• “Personal Information” within the meaning of the Massachusetts Standards for the Protection of Personal Information of Residents of the Commonwealth, 201 C.M.R. § 17.00 et seq. (Massachusetts resident’s first name and last name or first initial and last name in combination with anyone or more of the following data elements that relate to such resident: (a) Social Security number; (b) driver’s license number or state-issued identification card number; or (c) financial account number, or credit or debit card number, with or without any required security code, access code, personal identification number or password, that would permit access to a resident’s financial account).

Check out our other “bell ringers“.

To discuss your specific privacy and data security legal services needs, please contact Faith Kasparian, Michael Cavaretta, or Howard Zaharoff.

Court Outlines Requirements for Insider Trading Case 01/23/2015

Posted by Morse, Barnes-Brown Pendleton in Corporate, Legal Developments, New Resources, Public Companies.
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Corporate Attorney Mark TaralloBy: Mark Tarallo

In a decision dated December 10, 2014, the Second Circuit Court of Appeals clarified its position on insider trading cases where the discloser of the information committed no crime.  In US v. Newman, the Court addressed a situation where the defendants, who were several “degrees” removed from the discloser of the information, received the information without any knowledge as to the criminal liability of the discloser.  The Court ruled that since the defendants did not know that the discloser committed a crime, then the defendants cannot be guilty of a criminal act, stating in part “we find no support for the Government’s contention that knowledge of a breach of the duty of confidentiality without knowledge of the personal benefit is sufficient to impose criminal liability.”  The Court then went on to lay out a clear statement of the requirements for an insider trading case:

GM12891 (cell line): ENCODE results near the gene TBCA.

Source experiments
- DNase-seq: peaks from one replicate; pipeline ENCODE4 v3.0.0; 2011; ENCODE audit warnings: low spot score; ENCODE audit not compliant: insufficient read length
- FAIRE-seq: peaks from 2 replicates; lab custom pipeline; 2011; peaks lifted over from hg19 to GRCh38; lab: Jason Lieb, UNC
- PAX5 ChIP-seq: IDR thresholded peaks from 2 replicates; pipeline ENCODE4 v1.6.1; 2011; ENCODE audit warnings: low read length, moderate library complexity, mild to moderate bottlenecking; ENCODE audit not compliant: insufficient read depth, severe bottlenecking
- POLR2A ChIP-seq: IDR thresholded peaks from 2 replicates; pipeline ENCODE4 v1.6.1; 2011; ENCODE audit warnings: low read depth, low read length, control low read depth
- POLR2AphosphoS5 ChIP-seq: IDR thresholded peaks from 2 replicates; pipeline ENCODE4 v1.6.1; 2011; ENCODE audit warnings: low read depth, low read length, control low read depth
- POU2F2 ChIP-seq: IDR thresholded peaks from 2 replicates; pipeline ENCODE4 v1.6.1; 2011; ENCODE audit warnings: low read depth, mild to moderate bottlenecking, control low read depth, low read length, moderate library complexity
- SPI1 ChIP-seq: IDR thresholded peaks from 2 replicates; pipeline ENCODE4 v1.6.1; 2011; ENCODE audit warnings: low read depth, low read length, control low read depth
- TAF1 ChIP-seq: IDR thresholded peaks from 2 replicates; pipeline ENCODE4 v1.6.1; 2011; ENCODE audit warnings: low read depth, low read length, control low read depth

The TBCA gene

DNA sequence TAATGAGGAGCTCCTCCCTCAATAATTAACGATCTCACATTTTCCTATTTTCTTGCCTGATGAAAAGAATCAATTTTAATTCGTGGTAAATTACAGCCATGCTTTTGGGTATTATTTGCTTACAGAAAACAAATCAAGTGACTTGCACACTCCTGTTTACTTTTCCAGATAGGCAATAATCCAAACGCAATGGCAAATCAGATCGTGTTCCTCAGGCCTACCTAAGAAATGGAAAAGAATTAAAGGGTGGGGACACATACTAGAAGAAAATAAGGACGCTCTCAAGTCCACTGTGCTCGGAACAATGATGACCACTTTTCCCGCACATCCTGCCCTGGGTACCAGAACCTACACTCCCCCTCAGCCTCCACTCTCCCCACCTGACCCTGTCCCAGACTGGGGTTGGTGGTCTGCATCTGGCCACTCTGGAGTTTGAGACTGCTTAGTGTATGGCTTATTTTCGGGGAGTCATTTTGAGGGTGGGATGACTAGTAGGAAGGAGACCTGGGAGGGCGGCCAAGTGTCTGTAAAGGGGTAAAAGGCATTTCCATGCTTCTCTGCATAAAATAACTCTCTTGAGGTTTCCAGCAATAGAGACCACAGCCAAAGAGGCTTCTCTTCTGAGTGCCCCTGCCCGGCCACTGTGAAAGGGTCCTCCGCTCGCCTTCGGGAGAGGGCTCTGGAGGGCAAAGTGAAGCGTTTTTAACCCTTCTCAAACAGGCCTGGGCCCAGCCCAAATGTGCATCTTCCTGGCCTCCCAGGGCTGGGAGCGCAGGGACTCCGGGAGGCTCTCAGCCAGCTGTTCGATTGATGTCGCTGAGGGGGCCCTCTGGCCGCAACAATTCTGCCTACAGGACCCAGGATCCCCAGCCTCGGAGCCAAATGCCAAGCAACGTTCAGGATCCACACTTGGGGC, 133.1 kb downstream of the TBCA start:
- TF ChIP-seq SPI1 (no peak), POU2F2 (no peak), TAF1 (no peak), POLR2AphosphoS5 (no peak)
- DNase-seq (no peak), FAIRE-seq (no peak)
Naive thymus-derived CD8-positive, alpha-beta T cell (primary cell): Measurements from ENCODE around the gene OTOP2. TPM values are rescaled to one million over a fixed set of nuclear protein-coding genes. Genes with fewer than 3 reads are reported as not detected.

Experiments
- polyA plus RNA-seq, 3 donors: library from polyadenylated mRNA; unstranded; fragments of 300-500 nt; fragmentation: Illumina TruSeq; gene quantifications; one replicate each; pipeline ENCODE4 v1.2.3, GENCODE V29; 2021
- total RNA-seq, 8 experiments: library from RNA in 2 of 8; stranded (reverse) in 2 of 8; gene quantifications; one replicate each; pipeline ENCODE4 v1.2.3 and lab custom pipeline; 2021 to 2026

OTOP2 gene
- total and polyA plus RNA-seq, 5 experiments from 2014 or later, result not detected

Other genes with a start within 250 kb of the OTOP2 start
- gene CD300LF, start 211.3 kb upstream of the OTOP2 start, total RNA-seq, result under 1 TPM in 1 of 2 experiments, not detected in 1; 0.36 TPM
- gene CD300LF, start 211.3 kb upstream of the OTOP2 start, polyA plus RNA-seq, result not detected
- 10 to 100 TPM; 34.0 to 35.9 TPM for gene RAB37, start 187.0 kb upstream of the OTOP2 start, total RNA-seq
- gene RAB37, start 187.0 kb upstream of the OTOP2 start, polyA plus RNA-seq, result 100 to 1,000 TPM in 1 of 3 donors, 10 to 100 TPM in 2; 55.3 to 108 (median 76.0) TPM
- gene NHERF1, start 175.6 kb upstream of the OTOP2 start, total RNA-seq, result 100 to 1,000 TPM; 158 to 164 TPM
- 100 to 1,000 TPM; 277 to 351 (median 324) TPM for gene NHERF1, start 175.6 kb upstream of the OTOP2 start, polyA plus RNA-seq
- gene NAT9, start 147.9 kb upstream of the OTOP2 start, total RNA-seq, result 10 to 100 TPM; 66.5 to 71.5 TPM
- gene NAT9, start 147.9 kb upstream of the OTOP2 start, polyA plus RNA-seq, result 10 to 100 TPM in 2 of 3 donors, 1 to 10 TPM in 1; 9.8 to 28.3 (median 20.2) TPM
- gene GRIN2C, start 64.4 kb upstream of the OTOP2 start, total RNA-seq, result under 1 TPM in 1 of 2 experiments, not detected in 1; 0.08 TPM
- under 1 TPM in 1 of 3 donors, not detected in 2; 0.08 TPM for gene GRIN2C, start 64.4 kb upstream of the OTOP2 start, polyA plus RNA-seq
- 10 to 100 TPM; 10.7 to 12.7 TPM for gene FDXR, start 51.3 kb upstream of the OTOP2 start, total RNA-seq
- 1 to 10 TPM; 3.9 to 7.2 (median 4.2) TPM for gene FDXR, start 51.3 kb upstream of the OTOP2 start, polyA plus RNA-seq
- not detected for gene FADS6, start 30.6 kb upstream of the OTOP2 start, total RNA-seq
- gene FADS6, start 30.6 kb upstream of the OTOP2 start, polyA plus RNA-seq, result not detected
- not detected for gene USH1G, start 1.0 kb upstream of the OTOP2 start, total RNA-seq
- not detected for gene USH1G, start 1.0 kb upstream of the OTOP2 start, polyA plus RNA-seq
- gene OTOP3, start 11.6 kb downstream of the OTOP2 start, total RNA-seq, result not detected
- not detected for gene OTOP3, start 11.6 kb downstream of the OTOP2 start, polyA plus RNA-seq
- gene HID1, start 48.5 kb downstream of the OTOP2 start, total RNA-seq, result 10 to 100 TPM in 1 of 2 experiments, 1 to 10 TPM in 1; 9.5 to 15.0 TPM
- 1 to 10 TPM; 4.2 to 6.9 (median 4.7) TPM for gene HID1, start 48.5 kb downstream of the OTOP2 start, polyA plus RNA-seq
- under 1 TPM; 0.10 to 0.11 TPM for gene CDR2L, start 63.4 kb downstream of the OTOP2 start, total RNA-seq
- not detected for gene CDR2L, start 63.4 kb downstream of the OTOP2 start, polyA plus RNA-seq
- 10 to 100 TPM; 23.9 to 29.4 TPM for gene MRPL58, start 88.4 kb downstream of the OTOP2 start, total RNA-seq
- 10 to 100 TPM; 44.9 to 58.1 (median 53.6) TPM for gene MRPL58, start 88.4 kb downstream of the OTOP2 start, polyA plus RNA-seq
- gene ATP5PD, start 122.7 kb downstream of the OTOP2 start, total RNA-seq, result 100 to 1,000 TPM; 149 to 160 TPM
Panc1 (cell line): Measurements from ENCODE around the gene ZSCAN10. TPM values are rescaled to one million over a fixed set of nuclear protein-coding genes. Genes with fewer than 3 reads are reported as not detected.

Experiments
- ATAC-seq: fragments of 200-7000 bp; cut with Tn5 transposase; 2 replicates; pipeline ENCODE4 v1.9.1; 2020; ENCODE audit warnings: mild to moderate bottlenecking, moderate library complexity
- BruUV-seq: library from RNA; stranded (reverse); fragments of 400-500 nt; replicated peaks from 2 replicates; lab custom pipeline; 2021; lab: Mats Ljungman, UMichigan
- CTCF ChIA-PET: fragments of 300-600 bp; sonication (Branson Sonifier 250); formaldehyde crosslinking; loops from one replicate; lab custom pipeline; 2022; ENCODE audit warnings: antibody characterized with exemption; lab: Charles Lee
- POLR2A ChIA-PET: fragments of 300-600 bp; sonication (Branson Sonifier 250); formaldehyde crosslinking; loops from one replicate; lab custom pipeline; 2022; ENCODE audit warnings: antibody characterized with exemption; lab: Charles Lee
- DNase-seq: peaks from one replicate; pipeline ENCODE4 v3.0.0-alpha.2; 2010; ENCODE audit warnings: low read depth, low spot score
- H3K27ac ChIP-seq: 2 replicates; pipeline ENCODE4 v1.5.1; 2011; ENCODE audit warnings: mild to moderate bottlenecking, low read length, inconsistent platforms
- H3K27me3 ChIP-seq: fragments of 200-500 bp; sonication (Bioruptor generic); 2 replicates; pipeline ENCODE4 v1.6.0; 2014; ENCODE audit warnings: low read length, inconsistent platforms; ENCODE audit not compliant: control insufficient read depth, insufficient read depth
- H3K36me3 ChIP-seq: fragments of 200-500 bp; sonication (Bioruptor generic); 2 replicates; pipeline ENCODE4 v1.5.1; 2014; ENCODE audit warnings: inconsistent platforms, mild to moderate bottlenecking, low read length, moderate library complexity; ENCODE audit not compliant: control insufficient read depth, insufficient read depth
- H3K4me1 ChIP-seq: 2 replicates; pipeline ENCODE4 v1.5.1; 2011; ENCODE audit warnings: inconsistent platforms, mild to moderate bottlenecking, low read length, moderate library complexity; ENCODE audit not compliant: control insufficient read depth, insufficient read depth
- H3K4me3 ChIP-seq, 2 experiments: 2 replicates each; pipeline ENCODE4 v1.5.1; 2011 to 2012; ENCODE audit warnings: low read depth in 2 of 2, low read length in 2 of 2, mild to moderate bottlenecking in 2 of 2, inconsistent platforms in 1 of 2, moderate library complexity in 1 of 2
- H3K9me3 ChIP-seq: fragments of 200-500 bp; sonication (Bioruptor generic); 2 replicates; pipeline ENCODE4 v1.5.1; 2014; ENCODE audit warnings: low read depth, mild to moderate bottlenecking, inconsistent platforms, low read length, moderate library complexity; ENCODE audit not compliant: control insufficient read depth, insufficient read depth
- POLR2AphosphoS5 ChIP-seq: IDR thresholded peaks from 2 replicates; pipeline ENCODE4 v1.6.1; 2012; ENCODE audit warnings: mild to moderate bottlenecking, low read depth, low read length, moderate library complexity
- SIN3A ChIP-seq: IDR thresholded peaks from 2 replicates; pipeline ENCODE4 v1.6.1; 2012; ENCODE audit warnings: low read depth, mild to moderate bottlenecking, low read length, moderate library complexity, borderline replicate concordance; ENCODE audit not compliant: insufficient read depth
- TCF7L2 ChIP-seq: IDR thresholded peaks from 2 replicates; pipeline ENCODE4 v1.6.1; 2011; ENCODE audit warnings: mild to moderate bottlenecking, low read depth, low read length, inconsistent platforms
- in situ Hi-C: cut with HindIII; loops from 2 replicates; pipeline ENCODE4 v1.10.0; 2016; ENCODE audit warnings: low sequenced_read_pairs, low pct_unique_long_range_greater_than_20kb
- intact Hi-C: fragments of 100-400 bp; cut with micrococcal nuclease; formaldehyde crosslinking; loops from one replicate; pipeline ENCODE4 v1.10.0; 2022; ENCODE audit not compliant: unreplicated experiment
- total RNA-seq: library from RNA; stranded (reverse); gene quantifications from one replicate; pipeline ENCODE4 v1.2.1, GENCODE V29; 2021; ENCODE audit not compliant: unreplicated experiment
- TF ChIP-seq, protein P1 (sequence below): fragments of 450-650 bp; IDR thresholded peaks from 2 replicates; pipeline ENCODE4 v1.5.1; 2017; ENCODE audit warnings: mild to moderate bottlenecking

In sum, we hold that to sustain an insider trading conviction against a tippee, the Government must prove each of the following elements beyond a reasonable doubt: (1) the corporate insider was entrusted with a fiduciary duty; (2) the corporate insider breached his fiduciary duty by (a) disclosing confidential information to a tippee (b) in exchange for a personal benefit; (3) the tippee knew of the tipper’s breach, that is, he knew the information was confidential and divulged for personal benefit; and (4) the tippee still used that information to trade in a security or tip another individual for personal benefit.

The Court reversed the lower court’s guilty finding, and ordered a finding of not guilty.  In addition to clearly setting out the standards for an insider trading case, the case serves as a reminder to all public companies that they should incorporate robust protections to ensure against even the inadvertent disclosure of confidential, non-public information.

 

For more information regarding this topic, please feel free to contact Mark Tarallo.

SEC Sends Individuals a Strong Reminder About Complying with FCPA. 01/15/2015

Posted by Morse, Barnes-Brown Pendleton in Legal Developments, New Resources, Public Companies.
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Corporate Attorney Mark TaralloBy: Mark Tarallo